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Tips for Choosing Frozen Fruits & Veggies

By Julie Davis
HealthDay Reporter

MONDAY, Feb. 5, 2018 (HealthDay News) -- Fruits and veggies are great ways to get important nutrients, try new tastes, and add low-calorie sides to your meals.

When fresh isn't available or affordable, frozen is a healthy option.

Look for fresh-frozen fruits and vegetables that have been properly stored, the U.S. Department of Agriculture recommends. Packages should feel firm. They shouldn't be limp, wet or sweating, which are signs of thawing.

However, when choosing vegetables and fruits sold in bags, you should be able to feel individual pieces, not large solid blocks of food, which could signal that the contents thawed and re-froze. Avoid stained packages or any with visible ice crystals, other signs of defrosting and re-freezing.

Choose plain frozen vegetables without any butter, sauce or added salt. Choose plain frozen fruit without any added sugar. These are also the best options when adding the food to a recipe.

Look for U.S. grade standards that measure quality. These are optional, so they're not always printed on the package. But when they are, Grade A fancy vegetables have the most color and tenderness. Grade B aren't quite as perfect and have a more mature, slightly different taste. Grade C are less uniform in color and flavor but are fine for soups and stews.

Grade A fruits are near picture-perfect. Grade B, the most common fruit grade, signals very good quality. Grade C fruits may be less uniform and not as sweet, but they're fine for cooked dishes and purees.

At home, store your frozen foods at zero degrees or lower. If you buy bulk sizes, take only what you need out of the package and put the rest back in the freezer before the food starts to thaw. When you'll be using an entire package, it's fine to thaw the food in its original package in the fridge or, for faster thawing, in a bowl of cold water on the counter on in the microwave according to package directions.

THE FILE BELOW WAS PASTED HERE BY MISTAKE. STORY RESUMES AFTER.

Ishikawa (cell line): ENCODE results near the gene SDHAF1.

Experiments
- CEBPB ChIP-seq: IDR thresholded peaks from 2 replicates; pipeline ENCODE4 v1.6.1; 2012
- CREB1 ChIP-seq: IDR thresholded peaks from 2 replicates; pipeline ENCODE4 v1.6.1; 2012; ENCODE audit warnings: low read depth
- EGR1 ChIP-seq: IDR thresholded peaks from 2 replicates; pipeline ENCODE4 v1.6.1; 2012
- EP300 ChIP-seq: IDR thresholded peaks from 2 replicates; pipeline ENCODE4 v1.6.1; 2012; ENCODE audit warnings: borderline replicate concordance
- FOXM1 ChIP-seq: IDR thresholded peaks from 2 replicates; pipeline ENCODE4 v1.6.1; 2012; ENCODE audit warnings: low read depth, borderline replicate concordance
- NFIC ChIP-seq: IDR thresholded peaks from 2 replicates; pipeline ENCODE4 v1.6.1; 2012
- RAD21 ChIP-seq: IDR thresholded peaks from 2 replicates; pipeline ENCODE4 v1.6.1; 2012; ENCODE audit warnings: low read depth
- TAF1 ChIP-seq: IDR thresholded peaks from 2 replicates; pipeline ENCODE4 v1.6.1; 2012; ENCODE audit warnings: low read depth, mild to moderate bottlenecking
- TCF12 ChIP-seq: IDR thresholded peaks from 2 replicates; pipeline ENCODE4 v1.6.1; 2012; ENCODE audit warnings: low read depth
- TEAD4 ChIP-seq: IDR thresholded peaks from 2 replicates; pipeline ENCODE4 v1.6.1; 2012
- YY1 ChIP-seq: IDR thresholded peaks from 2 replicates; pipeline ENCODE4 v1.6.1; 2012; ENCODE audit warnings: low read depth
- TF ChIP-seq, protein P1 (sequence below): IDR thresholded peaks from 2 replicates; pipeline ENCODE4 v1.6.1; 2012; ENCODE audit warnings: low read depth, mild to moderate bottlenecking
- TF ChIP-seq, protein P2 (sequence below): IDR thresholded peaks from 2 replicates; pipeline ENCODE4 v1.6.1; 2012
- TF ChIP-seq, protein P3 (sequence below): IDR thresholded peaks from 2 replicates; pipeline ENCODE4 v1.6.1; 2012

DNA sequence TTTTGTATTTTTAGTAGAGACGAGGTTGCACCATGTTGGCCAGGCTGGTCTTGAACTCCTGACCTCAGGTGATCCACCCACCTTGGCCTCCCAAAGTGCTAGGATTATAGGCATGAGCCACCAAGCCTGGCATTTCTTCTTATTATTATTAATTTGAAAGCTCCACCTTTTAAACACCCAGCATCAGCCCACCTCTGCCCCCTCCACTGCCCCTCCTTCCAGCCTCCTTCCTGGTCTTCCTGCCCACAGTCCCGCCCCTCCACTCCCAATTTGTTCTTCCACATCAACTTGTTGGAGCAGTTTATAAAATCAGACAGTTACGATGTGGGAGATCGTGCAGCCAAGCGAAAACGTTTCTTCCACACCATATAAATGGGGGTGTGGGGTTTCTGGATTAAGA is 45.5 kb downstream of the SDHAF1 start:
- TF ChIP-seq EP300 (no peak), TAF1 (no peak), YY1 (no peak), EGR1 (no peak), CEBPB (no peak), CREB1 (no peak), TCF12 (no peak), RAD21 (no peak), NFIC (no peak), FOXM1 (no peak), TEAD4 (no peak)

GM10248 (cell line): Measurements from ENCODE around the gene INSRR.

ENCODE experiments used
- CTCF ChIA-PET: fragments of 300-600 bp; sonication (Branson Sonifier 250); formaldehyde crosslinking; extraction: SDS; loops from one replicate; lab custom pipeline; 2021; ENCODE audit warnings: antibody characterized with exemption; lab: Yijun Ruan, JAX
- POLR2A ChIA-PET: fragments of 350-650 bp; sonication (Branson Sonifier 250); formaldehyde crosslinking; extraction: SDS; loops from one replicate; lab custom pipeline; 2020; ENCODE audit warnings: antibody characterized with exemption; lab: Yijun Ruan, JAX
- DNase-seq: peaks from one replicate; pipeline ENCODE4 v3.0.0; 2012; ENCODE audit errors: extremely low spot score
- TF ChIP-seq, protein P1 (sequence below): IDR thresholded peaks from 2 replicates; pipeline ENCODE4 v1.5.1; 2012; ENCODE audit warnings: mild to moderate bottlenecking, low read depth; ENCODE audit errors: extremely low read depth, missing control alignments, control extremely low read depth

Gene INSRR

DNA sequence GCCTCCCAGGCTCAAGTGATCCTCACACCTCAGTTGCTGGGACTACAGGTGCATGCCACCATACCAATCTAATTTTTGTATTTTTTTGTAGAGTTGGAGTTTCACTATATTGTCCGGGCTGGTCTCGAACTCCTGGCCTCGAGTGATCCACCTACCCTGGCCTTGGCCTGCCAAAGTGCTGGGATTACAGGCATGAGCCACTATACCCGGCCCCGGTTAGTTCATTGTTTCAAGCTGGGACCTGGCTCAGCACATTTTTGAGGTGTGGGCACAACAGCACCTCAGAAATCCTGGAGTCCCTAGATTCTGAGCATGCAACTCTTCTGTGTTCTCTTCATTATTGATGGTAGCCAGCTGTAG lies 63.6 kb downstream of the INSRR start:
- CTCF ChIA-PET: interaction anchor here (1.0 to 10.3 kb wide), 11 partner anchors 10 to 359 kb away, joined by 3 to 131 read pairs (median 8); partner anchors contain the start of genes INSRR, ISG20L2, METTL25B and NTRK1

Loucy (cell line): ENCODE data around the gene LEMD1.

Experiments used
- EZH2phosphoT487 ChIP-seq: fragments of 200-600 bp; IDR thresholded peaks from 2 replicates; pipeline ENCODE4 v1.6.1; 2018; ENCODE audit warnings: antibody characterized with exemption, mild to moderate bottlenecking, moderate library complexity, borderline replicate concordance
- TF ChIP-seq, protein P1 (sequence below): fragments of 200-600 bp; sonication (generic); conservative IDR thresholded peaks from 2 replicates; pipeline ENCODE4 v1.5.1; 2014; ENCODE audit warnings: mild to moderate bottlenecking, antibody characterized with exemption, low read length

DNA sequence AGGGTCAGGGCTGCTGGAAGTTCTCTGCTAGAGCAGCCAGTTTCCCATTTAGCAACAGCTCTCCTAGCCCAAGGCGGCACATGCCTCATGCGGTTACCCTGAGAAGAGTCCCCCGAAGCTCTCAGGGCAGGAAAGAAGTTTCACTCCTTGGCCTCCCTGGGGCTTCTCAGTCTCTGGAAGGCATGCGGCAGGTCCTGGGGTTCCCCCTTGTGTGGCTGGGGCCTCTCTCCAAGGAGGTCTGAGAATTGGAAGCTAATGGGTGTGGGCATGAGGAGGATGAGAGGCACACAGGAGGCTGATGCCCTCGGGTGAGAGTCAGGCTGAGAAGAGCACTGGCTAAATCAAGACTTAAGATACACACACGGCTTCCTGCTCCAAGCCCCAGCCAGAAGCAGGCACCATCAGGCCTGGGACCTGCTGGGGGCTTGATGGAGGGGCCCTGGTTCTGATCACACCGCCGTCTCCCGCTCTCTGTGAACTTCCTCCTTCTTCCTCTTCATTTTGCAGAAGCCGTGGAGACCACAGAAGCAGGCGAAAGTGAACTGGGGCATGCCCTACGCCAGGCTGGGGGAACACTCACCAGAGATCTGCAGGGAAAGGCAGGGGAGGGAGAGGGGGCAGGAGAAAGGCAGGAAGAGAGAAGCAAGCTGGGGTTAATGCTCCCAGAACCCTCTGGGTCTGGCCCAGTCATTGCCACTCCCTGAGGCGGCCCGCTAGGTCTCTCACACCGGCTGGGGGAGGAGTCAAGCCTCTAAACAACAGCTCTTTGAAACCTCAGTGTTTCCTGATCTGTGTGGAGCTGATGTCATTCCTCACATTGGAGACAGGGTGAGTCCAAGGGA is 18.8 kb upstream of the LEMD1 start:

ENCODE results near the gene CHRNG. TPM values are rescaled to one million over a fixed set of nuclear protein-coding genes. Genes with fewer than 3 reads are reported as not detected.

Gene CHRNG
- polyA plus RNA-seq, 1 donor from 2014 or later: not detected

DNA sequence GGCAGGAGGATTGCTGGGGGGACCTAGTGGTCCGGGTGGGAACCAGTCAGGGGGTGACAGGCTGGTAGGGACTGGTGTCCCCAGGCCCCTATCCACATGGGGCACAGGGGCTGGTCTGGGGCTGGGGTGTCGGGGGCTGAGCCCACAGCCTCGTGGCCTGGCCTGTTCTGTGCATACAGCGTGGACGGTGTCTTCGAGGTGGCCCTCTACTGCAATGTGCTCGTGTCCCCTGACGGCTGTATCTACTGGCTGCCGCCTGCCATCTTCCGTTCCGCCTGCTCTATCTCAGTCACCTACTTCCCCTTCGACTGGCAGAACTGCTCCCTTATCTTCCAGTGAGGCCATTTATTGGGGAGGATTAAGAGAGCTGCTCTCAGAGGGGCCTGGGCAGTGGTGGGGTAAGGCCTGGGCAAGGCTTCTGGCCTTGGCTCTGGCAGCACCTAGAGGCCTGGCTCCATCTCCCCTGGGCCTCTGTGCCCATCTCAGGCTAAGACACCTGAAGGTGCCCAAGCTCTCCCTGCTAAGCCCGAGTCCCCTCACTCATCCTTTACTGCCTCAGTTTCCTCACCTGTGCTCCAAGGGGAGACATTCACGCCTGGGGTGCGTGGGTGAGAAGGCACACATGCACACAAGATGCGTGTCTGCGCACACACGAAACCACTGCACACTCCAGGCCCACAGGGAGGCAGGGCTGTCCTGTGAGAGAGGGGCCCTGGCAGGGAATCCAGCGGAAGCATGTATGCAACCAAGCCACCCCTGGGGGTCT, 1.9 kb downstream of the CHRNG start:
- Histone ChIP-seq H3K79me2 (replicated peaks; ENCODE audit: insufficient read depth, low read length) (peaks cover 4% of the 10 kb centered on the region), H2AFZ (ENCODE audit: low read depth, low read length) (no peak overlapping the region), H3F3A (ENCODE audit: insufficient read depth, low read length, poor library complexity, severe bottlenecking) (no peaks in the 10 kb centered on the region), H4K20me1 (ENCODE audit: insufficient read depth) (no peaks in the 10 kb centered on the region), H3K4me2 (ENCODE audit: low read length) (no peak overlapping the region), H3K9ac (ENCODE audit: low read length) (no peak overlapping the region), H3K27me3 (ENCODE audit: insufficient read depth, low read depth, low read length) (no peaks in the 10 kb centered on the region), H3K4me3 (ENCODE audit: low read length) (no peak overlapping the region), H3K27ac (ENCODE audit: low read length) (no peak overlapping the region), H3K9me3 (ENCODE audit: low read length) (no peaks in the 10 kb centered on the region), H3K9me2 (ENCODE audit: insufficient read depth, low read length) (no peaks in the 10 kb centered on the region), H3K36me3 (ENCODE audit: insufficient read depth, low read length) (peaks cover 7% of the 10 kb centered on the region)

Frozen veggies are usually blanched before freezing to better hold their color and flavor. Whether you're eating them plain or using them in a recipe, this makes your overall cooking time shorter than if you were using fresh vegetables.

Fruit is washed before freezing, so there's little or no prep work needed. Toss still-frozen chunks right into the blender for a frosty smoothie. While you can microwave frozen fruit if you're in a hurry, thawing it in the fridge or a bowl of cold water will better preserve its appearance.

More information

Learn more about the grades and standards of vegetables and the grades and standards of fruits at the U.S. Department of Agriculture.

Copyright © 2017 HealthDay. All rights reserved. URL:http://consumer.healthday.com/Article.asp?AID=728523

Resources from HONselect: HONselect is the HON's medical search engine. It retrieves scientific articles, images, conferences and web sites on the selected subject.
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The list of medical terms above are retrieved automatically from the article.

Disclaimer: The text presented on this page is not a substitute for professional medical advice. It is for your information only and may not represent your true individual medical situation. Do not hesitate to consult your healthcare provider if you have any questions or concerns. Do not use this information to diagnose or treat a health problem or disease without consulting a qualified healthcare professional.
Be advised that HealthDay articles are derived from various sources and may not reflect your own country regulations. The Health On the Net Foundation does not endorse opinions, products, or services that may appear in HealthDay articles.


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